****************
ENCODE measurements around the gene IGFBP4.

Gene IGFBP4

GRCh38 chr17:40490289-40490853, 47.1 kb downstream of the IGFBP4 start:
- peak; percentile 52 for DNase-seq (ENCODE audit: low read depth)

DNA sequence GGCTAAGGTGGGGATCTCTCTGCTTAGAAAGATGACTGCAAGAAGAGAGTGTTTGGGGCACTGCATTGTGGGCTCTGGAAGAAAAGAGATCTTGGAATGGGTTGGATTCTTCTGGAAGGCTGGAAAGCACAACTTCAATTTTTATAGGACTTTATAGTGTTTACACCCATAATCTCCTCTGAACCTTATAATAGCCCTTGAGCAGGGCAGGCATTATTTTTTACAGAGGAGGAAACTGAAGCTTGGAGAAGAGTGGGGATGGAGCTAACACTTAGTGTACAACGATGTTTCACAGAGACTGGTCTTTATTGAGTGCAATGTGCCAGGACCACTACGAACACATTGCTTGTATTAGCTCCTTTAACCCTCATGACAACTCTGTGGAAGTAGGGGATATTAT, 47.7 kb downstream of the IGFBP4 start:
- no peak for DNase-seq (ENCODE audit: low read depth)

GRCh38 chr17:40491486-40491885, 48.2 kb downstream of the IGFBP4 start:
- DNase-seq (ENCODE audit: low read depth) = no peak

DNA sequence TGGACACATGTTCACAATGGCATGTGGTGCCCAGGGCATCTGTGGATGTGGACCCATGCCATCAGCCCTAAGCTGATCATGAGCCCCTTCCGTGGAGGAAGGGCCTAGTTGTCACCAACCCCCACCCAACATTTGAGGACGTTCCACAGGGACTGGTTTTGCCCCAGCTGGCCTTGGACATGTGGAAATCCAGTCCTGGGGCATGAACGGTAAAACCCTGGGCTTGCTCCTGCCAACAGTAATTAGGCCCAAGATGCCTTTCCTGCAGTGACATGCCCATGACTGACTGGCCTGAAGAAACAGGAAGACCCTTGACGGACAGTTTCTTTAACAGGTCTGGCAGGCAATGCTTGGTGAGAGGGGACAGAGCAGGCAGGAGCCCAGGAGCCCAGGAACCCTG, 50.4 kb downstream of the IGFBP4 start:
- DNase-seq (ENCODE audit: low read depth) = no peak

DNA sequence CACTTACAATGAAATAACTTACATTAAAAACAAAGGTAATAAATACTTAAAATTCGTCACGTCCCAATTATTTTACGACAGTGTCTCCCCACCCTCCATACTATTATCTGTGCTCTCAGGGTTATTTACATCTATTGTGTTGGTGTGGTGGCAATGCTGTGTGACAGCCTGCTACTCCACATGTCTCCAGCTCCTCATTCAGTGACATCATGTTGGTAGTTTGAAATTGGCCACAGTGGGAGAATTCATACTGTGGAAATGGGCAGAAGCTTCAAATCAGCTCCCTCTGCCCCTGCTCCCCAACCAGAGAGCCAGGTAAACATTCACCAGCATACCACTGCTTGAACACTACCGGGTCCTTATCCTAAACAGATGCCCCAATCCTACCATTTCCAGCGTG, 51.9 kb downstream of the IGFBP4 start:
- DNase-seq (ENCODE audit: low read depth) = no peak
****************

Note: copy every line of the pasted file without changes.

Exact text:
ENCODE measurements around the gene IGFBP4.

Gene IGFBP4

GRCh38 chr17:40490289-40490853, 47.1 kb downstream of the IGFBP4 start:
- peak; percentile 52 for DNase-seq (ENCODE audit: low read depth)

DNA sequence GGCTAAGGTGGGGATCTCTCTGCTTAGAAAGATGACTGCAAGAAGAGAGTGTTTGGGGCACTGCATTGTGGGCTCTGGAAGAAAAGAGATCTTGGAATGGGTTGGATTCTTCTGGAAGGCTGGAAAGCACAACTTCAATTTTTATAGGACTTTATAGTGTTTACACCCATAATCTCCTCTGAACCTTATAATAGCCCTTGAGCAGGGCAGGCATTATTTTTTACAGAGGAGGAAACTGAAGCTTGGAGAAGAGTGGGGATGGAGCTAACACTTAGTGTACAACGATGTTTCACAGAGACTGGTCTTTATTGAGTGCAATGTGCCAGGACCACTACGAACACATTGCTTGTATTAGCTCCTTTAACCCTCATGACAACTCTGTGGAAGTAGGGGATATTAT, 47.7 kb downstream of the IGFBP4 start:
- no peak for DNase-seq (ENCODE audit: low read depth)

GRCh38 chr17:40491486-40491885, 48.2 kb downstream of the IGFBP4 start:
- DNase-seq (ENCODE audit: low read depth) = no peak

DNA sequence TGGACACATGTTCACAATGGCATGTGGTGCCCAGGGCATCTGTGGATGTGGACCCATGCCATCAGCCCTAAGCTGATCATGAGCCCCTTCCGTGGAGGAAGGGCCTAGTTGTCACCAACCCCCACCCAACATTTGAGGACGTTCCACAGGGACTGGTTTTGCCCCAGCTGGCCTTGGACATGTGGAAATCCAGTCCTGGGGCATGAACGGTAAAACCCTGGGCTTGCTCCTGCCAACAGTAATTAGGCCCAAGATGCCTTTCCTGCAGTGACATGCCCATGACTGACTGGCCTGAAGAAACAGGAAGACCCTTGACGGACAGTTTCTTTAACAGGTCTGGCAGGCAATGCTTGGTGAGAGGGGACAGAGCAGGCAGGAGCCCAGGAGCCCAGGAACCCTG, 50.4 kb downstream of the IGFBP4 start:
- DNase-seq (ENCODE audit: low read depth) = no peak

DNA sequence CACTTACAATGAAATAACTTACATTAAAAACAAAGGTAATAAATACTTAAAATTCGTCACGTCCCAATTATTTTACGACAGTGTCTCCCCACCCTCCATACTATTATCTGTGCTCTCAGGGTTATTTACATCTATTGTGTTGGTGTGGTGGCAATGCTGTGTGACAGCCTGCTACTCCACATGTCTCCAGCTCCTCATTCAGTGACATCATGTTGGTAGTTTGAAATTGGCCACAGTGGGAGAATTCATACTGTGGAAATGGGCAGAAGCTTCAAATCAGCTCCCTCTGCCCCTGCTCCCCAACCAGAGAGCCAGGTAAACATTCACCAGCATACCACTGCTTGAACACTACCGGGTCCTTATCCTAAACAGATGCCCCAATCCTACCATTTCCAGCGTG, 51.9 kb downstream of the IGFBP4 start:
- DNase-seq (ENCODE audit: low read depth) = no peak